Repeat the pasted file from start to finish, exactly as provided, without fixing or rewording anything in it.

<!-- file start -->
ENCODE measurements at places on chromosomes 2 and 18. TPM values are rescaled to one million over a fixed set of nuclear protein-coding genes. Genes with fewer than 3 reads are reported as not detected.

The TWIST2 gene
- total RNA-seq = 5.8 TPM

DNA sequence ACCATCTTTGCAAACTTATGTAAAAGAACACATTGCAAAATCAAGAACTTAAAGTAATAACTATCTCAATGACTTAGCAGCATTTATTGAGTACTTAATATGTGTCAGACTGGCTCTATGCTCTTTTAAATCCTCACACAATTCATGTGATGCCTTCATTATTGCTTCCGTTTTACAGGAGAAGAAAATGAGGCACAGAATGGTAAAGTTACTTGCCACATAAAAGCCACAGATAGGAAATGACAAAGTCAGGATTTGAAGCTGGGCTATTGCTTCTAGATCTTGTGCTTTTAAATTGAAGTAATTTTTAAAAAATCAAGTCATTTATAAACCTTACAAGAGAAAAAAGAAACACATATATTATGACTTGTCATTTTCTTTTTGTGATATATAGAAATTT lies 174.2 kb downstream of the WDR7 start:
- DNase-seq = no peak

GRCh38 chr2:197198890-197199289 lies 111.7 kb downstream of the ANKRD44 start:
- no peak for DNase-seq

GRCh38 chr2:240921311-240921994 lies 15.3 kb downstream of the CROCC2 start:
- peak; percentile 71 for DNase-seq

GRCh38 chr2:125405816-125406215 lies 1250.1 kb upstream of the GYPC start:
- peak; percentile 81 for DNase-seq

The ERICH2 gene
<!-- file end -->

ENCODE measurements at places on chromosomes 2 and 18. TPM values are rescaled to one million over a fixed set of nuclear protein-coding genes. Genes with fewer than 3 reads are reported as not detected.

The TWIST2 gene
- total RNA-seq = 5.8 TPM

DNA sequence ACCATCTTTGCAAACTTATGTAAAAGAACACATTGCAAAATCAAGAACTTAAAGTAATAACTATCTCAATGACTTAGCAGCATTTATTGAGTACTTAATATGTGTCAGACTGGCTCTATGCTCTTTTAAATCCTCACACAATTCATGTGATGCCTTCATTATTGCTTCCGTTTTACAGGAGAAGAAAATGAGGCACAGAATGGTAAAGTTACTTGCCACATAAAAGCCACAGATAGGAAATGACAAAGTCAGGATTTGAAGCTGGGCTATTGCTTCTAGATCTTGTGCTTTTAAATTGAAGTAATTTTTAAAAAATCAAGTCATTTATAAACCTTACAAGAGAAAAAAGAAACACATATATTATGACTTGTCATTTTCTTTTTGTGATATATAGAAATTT lies 174.2 kb downstream of the WDR7 start:
- DNase-seq = no peak

GRCh38 chr2:197198890-197199289 lies 111.7 kb downstream of the ANKRD44 start:
- no peak for DNase-seq

GRCh38 chr2:240921311-240921994 lies 15.3 kb downstream of the CROCC2 start:
- peak; percentile 71 for DNase-seq

GRCh38 chr2:125405816-125406215 lies 1250.1 kb upstream of the GYPC start:
- peak; percentile 81 for DNase-seq

The ERICH2 gene